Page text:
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Which plastic materials are best for injection molding?

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Choosing the right material is critical to almost every step of the injection molding process. As a result, this is often one of the most important steps that manufacturers and their customers must complete throughout the production process. While sometimes why a particular plastic material type and brand is chosen is confidential, several common plastic injection molding materials may be used due to their varying quality and functionality. When considering suitable materials for a project, some key material properties should be considered during planning and development.And of course don’t forget the biodegradable material options.

ABS plastic
As a thermoplastic suitable for a variety of products, ABS is not only inexpensive, but also highly resistant to chipping.One of the industries where ABS is not recommended is for food applications because it is often flammable and has poor UV resistance; however, it is an excellent choice for electronic enclosures or automotive components because of its shock resistance.

Epoxy resin
As another thermoplastic, epoxy resins also have high strength while increasing heat and chemical resistance after curing.Caution is needed, though, as the quality of the epoxy will vary greatly depending on the curing agent used.It is important for manufacturers and their customers to thoroughly understand the final requirements of the epoxy material before it is used in their products.Common applications for epoxy include transistors and electronic circuit components, as well as marine components and plugs.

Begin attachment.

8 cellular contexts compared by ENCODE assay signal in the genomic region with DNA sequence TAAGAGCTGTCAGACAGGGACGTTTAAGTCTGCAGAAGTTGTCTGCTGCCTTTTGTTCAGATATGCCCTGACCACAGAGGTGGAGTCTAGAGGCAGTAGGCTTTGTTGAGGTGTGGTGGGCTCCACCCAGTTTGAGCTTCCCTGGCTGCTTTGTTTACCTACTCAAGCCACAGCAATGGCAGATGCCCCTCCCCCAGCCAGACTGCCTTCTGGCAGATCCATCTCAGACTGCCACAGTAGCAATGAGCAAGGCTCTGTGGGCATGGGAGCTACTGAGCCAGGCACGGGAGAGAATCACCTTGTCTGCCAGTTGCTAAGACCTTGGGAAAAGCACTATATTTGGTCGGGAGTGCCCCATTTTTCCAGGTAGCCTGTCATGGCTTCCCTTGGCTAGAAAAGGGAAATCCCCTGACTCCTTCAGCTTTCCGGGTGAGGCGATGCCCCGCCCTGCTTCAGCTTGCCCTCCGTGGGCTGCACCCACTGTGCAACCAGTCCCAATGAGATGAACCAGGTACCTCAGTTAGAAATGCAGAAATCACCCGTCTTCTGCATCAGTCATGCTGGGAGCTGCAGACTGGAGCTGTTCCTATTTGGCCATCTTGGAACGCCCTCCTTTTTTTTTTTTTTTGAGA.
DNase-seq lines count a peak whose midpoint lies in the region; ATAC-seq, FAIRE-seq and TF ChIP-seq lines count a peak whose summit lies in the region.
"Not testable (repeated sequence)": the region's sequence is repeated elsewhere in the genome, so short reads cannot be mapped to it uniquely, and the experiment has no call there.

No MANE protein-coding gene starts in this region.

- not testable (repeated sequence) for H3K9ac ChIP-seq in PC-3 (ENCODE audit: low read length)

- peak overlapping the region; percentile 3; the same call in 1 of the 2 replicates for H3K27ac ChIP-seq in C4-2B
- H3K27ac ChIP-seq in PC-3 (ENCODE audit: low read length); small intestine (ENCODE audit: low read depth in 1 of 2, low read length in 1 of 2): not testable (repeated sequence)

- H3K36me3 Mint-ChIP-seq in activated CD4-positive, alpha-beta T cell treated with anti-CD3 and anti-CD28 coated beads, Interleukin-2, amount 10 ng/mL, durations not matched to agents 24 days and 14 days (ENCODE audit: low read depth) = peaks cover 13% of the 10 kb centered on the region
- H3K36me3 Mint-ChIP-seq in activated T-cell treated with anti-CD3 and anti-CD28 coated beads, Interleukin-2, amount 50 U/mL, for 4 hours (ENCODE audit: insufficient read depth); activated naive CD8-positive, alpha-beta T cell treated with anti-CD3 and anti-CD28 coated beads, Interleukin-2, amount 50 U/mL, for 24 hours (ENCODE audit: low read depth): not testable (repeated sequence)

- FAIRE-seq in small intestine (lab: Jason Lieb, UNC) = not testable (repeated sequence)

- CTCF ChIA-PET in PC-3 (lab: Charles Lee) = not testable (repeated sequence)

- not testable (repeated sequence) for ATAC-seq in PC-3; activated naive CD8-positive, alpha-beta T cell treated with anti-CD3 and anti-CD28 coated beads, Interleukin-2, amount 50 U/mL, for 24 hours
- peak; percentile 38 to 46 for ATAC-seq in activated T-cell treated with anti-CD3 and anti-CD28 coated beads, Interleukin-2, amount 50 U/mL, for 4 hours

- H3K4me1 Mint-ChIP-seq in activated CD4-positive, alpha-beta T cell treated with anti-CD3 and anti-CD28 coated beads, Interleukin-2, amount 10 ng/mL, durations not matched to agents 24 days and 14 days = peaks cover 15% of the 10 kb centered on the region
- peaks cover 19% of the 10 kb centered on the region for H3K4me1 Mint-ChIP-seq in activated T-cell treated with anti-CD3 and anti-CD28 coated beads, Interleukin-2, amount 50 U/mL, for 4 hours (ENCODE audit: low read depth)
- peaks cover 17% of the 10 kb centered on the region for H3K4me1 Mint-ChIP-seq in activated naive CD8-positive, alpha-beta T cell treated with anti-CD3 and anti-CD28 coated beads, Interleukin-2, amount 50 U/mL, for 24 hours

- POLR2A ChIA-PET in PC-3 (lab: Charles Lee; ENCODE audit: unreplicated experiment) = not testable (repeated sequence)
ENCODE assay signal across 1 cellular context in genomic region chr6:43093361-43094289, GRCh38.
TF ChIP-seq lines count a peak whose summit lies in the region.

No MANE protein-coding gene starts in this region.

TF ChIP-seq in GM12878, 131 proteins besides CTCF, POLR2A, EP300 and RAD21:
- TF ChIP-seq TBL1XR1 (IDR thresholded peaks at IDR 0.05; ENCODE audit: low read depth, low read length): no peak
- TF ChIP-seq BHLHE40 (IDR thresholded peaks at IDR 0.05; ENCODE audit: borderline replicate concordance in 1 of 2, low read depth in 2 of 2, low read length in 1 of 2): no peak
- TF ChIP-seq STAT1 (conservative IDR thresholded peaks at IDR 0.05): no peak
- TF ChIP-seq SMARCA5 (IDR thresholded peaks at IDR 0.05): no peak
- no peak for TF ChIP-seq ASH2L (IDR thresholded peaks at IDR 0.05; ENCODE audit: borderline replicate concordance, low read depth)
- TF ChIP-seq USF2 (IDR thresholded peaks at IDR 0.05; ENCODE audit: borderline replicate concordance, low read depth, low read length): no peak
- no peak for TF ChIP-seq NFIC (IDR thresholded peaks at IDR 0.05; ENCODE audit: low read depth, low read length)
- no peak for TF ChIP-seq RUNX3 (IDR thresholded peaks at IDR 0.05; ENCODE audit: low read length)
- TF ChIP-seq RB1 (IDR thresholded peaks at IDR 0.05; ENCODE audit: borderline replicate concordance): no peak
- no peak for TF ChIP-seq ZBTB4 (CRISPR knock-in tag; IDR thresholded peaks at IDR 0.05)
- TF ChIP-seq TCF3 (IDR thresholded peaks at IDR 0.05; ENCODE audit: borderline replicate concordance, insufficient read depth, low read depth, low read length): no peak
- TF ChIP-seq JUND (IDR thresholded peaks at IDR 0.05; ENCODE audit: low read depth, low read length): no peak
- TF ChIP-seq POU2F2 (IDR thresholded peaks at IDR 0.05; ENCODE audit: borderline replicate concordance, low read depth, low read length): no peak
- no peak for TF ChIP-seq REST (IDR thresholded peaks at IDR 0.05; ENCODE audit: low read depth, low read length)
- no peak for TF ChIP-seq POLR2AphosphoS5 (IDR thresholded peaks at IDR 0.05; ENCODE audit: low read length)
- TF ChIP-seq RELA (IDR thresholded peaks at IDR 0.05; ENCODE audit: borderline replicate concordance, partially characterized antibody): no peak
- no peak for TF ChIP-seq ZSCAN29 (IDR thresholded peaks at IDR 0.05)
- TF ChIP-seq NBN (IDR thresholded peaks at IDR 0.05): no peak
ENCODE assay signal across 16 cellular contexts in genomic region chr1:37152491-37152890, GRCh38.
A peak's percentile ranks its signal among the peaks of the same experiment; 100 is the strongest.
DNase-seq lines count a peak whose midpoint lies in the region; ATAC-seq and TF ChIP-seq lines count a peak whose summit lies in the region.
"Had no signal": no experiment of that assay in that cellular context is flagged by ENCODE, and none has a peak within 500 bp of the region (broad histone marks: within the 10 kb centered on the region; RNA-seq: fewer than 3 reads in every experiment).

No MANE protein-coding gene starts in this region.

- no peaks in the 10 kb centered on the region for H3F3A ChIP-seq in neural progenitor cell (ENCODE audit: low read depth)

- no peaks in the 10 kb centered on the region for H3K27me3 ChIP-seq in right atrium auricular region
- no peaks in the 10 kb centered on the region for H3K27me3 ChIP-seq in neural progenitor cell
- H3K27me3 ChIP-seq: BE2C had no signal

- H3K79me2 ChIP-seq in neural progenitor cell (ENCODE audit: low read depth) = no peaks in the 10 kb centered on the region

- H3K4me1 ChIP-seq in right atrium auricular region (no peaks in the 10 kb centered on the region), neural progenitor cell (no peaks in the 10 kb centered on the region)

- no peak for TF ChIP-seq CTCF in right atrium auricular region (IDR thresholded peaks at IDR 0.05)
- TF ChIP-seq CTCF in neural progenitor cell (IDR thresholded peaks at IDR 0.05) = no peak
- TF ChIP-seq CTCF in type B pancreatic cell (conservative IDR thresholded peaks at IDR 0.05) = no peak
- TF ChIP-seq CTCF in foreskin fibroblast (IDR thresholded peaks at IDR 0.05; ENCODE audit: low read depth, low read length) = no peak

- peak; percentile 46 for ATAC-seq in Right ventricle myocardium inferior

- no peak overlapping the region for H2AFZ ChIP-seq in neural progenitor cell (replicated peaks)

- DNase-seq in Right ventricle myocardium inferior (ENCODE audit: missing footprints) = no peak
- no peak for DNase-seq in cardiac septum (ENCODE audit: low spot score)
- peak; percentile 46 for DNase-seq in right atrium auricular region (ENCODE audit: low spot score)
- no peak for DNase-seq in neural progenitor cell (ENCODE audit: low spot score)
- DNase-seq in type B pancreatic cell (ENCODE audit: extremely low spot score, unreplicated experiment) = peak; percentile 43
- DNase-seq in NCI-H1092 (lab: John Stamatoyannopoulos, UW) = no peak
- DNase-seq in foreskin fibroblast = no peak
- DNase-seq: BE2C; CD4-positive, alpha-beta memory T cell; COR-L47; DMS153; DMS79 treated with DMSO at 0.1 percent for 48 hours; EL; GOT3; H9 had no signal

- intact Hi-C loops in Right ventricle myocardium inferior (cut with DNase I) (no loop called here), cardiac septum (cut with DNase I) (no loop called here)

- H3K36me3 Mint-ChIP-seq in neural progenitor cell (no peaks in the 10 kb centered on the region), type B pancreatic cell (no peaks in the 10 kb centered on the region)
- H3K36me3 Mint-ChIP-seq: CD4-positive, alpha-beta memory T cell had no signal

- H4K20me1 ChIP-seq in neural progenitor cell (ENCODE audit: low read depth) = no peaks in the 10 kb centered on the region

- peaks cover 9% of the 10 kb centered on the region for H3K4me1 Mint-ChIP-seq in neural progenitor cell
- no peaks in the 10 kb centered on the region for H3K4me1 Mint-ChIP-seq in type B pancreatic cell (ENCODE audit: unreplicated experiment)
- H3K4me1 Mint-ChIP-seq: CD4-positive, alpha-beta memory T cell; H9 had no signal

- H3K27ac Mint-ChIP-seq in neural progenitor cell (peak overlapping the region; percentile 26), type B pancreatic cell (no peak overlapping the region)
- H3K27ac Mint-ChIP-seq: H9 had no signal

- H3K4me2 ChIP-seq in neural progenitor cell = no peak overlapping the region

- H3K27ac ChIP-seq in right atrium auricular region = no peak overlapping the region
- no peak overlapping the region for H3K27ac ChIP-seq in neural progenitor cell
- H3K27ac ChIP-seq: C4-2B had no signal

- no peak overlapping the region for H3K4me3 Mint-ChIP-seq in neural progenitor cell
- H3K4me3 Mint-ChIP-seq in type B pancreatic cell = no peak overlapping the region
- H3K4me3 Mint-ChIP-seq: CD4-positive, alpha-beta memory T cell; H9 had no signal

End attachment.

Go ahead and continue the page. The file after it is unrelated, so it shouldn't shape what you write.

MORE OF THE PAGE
Acrylic fiber
One of the most striking features of acrylic is its ability to mimic glass very closely.As you might imagine, this makes it a great plastic material choice for applications such as display cases or sunglasses.Since acrylic has a high hardness grade, it also retains scratch resistance and is generally highly resistant to breakage.Other applications where acrylic may be a suitable choice include medical devices, security barriers, or LCD screens.

Polyethylene (PET)
As a thermoplastic with a high melting point and viscosity, polyethylene is best suited for high strength applications requiring thin walls.Due to its high viscosity levels, polyethylene is also suitable for complex molds, although setup and cooling times may be longer than other materials.PET is commonly used in applications where recycling is recommended, making it a common plastic material choice for commercial water bottles.

Polycarbonate (PC)
One of the strongest thermoplastic materials, polycarbonate is one of the most shatter-resistant plastic materials available for injection molding.Although commonly used in eyeglass lenses and bulletproof glass, polycarbonate usually requires additional treatment to resist scratching.Unfortunately, polycarbonate cannot withstand repeated stress or vibration, so it is not suitable for many aerospace or automotive components.

Polystyrene is often the most recommended plastic material when budget is the primary concern; however, it is not ideal for products that require strength.Therefore, it is commonly used to make disposable Petri dishes and food packaging products.Polystyrene also offers limited heat resistance, unlike other materials, and is relatively prone to cracking compared to other plastic materials that are higher in price.

Polypropylene (PP)
Polypropylene is primarily used to package consumer goods and household items, and can be used in a variety of applications ranging from scientific laboratory supplies to mundane items such as tableware or trash cans.Due to its overall low cost and high flexibility, polypropylene is the ideal plastic material choice for high volume production and still provides excellent results for complex moulds.Other common products made from polypropylene include water bottles and medical applications.